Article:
Much like the 300 GT it derived from, the Grifo was as fast as it was luxurious, but that didn't stop Giotto Bizzarrini from designing a more extreme derivative aimed squarely at motorsport, presented as the Grifo A3/C and wearing a completely different body.
However, when Renzo Rivolta showed no interest in funding a racing program, Bizzarrini left Iso together with his project, which ultimately became the short-lived Bizzarrini 5300 GT.
While the Grifo's blend of stunning looks, speed, and comfort caught the attention of the international jet set and boosted the company's image, sales of Iso Rivolta's amazing cars remained low and hardly covered the costs.
Somewhat counterintuitively, it seems that using a mass-produced Chevrolet engine put off more American buyers than it attracted, mainly because folk spending Ferrari money on a boutique Italian sports car valued the cachet and exclusivity of a bespoke engine over ease of maintenance and dependability.
Nevertheless, the Grifo remained a staple of the Iso Rivolta catalog until the firm's demise and remains the most coveted on the classic car market.
Following the sudden death of the company's founder Renzo Rivolta in 1966, his son Piero inherited the firm. Contrary to what many expected, given Iso's precarious financial situation, he set out to build no other than the world's fastest four-door sedan.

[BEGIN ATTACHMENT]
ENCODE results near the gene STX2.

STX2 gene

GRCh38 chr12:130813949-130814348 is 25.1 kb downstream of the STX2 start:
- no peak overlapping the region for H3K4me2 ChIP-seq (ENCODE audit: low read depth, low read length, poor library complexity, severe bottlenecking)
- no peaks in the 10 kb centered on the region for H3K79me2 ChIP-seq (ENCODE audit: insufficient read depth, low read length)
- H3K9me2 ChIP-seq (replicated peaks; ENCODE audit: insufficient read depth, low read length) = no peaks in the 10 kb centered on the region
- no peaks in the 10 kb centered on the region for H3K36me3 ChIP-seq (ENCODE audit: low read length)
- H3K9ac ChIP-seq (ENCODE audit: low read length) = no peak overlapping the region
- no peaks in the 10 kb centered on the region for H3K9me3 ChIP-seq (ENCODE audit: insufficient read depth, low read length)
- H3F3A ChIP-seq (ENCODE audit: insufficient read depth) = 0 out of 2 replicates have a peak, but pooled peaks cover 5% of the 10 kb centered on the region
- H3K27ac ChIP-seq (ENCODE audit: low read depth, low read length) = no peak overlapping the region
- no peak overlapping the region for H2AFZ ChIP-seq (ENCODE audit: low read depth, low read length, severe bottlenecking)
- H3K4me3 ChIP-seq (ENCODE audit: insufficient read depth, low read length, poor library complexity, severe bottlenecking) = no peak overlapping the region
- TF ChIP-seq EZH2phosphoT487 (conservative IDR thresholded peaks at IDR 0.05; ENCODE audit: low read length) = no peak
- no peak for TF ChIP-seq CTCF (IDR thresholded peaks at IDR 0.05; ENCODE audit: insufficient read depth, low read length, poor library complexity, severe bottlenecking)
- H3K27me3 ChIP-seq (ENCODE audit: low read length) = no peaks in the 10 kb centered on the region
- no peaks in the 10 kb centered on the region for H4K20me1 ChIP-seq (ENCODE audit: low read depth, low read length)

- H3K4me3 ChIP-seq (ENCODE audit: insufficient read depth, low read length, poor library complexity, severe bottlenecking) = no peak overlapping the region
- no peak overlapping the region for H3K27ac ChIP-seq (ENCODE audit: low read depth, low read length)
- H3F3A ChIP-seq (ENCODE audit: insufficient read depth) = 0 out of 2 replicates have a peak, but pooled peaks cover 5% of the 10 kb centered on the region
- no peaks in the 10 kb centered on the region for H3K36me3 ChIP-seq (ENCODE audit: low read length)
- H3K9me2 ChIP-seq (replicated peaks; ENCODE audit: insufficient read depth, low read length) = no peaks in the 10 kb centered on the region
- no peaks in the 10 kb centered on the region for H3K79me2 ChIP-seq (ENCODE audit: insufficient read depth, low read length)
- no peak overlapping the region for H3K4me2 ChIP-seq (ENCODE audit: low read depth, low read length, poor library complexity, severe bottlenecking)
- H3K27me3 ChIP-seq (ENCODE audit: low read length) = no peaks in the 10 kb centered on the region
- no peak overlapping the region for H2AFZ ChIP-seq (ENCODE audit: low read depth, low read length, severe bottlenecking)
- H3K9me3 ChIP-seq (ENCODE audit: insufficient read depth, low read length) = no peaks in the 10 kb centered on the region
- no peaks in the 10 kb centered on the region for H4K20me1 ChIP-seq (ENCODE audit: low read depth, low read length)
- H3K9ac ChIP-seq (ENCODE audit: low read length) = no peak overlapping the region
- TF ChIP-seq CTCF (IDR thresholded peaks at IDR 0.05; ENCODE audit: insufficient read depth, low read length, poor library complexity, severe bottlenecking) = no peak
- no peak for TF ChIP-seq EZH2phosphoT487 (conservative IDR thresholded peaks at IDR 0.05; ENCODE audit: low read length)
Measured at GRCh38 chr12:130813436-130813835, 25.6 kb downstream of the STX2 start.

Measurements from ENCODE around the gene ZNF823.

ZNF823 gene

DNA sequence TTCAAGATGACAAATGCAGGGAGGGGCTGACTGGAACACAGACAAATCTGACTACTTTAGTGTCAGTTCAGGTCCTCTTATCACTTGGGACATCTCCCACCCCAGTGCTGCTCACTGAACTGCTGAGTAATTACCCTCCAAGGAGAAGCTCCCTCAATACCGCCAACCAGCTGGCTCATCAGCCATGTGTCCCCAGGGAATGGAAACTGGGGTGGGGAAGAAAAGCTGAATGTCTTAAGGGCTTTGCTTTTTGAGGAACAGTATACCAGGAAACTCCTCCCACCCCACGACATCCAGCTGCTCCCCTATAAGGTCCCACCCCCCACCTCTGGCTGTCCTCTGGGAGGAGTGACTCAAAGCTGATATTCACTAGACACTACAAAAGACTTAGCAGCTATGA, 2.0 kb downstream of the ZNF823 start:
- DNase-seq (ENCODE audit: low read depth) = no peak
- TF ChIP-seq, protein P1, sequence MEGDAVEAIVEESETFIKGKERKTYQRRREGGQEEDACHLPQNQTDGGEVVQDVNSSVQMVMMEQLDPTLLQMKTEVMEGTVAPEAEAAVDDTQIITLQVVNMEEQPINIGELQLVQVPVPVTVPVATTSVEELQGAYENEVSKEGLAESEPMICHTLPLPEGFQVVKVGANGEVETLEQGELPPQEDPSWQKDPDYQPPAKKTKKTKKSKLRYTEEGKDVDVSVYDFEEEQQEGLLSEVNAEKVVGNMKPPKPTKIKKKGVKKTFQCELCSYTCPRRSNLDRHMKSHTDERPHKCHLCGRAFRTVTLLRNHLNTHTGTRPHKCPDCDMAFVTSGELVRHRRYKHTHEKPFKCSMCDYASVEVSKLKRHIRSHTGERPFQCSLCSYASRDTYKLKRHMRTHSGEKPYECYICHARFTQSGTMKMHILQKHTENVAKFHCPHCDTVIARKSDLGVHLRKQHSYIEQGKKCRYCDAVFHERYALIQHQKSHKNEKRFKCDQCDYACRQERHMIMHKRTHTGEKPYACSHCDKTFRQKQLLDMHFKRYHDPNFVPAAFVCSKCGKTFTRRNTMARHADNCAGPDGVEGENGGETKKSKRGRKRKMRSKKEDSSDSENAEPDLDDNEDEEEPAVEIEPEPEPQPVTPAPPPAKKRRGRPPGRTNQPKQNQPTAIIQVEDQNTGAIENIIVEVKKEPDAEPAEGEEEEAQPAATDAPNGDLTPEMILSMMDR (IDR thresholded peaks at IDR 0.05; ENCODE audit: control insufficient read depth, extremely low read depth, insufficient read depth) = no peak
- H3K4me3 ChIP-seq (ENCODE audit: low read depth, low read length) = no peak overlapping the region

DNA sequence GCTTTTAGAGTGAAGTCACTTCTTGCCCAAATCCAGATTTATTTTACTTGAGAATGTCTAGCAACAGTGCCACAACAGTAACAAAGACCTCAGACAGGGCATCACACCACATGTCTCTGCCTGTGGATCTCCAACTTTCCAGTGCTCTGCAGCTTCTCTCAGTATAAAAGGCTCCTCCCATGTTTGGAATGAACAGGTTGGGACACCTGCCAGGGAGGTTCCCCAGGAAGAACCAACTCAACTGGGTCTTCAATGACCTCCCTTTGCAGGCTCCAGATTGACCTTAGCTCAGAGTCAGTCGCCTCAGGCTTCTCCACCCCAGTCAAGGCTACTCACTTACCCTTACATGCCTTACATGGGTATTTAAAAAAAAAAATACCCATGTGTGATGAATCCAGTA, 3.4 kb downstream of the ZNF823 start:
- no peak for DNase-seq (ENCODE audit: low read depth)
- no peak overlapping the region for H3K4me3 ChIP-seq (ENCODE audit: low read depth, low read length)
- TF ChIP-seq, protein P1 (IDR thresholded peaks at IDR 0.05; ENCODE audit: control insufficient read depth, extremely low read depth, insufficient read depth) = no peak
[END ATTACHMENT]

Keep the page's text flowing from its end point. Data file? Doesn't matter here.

Initially known as the Iso S4, then later relaunched as the Iso Rivolta Fidia following some production issues with the early cars, the Fidia followed the same formula as previous Iso Rivolta models: sharp, elegant Giugiaro lines and a sumptuous leather-lined interior, all powered by the trusty Chevrolet small-block V8.
Presented in 1969 but produced from 1970, the Iso Rivolta Lele replaced the original Iso GT and sported a sharp fastback design penned by Marcello Gandini for Bertone.
The name Lele may sound unusual, but it was a romantic choice, as it was Piero Rivolta's affectionate nickname for his wife, Rachele.
Under the new body hid the previous model's running gear, including the Chevrolet V8s: first the usual 327, then the larger 350. However, that changed in 1972, when Iso Rivolta was forced to switch to Ford's Cleveland 351 V8 due to GM imposing new and less favorable terms for their engine supply.
One of those Ford V8s ended up in the one-off Varedo, the first and last mid-engined car ever built by Iso Rivolta.
Presented in prototype form in 1972, the Varedo was styled by the former Zagato designer Ercole Spada, presumably on a Friday afternoon after an exceedingly heavy lunch, judging by the rather ungainly result.
The inevitable demise
Piero Rivolta's enthusiastic, bold efforts to project his company into the future, which included branching out with a range of snowmobiles produced between 1970 and 1973, ultimately couldn't save Iso Rivolta from folding in 1974.
Despite their high retail prices, the company hardly made any money with its luxurious GTs, even at the best of times. This left Iso Rivolta a small and undercapitalized firm, ill-equipped to weather the increasingly challenging business environment of the 1970s.